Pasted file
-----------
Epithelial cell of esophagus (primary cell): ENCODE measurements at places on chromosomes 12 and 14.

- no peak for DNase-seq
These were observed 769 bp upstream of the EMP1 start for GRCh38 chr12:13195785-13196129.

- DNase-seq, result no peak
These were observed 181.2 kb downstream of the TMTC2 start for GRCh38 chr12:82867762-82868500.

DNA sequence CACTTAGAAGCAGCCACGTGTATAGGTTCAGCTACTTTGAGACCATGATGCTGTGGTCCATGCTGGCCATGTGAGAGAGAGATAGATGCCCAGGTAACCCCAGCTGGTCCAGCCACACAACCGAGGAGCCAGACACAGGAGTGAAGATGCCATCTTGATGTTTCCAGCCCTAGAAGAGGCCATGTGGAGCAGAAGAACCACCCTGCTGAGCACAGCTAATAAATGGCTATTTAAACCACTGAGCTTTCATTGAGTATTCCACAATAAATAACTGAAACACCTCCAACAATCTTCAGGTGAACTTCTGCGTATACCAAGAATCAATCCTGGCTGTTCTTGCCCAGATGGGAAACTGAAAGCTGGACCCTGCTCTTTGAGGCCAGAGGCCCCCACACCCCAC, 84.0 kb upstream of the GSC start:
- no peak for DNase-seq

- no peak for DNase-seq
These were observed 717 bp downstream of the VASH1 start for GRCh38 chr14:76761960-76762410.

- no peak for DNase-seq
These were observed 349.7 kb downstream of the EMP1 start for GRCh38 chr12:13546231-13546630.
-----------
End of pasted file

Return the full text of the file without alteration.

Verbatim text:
Epithelial cell of esophagus (primary cell): ENCODE measurements at places on chromosomes 12 and 14.

- no peak for DNase-seq
These were observed 769 bp upstream of the EMP1 start for GRCh38 chr12:13195785-13196129.

- DNase-seq, result no peak
These were observed 181.2 kb downstream of the TMTC2 start for GRCh38 chr12:82867762-82868500.

DNA sequence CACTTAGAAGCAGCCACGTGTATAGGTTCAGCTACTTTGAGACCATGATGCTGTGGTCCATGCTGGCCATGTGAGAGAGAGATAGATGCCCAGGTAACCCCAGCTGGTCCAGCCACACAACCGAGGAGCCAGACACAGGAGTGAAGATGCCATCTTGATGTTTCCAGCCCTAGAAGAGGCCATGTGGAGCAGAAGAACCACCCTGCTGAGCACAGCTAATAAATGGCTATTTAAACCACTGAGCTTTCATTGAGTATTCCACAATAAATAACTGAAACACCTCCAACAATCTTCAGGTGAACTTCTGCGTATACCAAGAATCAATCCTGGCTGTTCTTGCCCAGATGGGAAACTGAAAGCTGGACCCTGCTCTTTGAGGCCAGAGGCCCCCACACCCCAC, 84.0 kb upstream of the GSC start:
- no peak for DNase-seq

- no peak for DNase-seq
These were observed 717 bp downstream of the VASH1 start for GRCh38 chr14:76761960-76762410.

- no peak for DNase-seq
These were observed 349.7 kb downstream of the EMP1 start for GRCh38 chr12:13546231-13546630.